Many factors go into administrative costs, and knowing where the competition or market is set helps drive independent pharmacies to hit their goals.
Jhaveri says that whether it is inventory turns, payroll, or cost to dispense, being well informed will push independent pharmacies toward their end goal and drive the right behaviors in their stores to achieve success.
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“The key point to remember is pharmacies need to know the data and the numbers and how they compare to the benchmark,” he says. “That knowledge will lead them to drive improvement.”
Know Your Expenses
Make sure you define, in detail, what the administrative expenses are.
Montgomery says pharmacy owners need to first create a budget and know what they need for all miscellaneous expenses, no matter how small or large they may be. He’s surprised at how many independent pharmacies don’t already do this.
“I think independent pharmacy owners need to keep accurate records and review on a consistent basis to see if actual spend is coinciding to the budget and if it’s not on track, make corrections,” he says.
Continue reading on page 3...Leverage Technology
Whether it’s patient engagement, cash-flow management, or script fulfillment, chances are that there are technology solutions you can leverage for increased efficiency.
“If you are affiliated with a PSAO or buying group, reach out to see if they can make recommendations on specific technology solutions. Typically, a PSAO will have existing relationships with third-party vendors that offer discounted rates to participating pharmacies,” Jensen says.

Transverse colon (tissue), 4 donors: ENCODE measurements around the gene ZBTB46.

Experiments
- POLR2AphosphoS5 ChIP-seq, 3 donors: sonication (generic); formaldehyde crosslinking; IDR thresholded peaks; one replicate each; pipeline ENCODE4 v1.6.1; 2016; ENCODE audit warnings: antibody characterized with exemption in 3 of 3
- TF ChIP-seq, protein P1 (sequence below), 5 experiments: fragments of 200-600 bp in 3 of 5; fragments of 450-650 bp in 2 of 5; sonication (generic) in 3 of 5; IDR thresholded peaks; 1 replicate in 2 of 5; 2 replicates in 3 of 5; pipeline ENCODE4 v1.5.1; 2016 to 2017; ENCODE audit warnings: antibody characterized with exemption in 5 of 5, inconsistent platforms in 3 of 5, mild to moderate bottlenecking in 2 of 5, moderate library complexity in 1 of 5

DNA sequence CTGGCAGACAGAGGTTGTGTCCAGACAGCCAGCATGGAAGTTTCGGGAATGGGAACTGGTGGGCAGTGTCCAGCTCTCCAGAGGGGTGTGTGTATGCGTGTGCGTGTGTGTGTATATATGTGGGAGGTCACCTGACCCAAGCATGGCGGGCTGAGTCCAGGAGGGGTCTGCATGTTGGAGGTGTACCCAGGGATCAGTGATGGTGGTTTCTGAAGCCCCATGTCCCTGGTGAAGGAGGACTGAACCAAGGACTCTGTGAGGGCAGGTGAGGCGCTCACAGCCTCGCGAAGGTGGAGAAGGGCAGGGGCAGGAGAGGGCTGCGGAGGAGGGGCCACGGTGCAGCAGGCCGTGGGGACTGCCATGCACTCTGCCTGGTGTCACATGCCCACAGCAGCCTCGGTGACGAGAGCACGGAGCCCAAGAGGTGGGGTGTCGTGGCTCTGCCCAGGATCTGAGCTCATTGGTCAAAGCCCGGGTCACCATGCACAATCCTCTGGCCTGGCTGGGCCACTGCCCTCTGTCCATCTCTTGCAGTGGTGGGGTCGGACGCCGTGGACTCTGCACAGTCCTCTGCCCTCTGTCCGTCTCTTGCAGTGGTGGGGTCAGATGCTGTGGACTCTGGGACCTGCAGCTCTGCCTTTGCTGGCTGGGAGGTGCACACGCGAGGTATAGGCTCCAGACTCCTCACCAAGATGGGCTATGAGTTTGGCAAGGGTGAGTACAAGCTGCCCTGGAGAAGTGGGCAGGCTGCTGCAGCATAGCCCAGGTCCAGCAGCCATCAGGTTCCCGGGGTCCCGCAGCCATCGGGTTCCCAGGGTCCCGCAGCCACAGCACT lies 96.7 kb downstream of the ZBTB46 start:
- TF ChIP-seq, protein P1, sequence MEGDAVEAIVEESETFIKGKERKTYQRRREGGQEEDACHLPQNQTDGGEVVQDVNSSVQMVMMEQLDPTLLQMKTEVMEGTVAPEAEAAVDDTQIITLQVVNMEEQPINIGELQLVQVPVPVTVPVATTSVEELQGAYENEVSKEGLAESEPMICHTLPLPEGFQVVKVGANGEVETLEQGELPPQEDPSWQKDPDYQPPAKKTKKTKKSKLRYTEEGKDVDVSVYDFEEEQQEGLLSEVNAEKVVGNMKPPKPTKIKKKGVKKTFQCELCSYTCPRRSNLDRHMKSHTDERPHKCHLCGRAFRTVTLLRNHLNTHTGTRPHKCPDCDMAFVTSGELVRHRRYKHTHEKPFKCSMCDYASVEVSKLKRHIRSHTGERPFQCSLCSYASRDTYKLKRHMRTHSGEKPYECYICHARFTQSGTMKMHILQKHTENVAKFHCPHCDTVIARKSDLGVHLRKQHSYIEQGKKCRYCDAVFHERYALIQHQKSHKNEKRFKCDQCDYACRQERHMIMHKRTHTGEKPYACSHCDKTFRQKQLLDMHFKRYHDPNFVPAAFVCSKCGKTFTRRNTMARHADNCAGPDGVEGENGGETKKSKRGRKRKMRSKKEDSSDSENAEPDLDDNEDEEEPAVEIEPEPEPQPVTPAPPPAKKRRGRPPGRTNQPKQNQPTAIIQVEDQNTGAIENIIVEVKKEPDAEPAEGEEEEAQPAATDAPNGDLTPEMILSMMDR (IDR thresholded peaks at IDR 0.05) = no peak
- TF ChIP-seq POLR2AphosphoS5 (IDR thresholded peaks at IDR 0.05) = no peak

Susan Maze, COO and CFO of the American Pharmacy Cooperative, Inc., says the organization helps independent pharmacies by bringing in technology affordably. “We offer [a full-time equivalent] predictor that all pharmacies can use to manage staff hours and not overstaff,” she says. “It looks at a pharmacy’s history and forecasts what the needs would be on any given day.”
Technology is responsible for many advancements in healthcare and allows stakeholders to work more efficiently.
“A major challenge facing many pharmacies is the lack of time to invest in new services and focus on patient outcomes,” Jhaveri says. “Technology plays a large role in freeing up the necessary resources, as well as providing the platform to further integrate pharmacies into the larger healthcare system.”
When pharmacy owners and operators engage with peers who share similar administrative pressure-points, they are more likely to discover solutions that work. That’s why Jensen recommends building and expanding a peer network.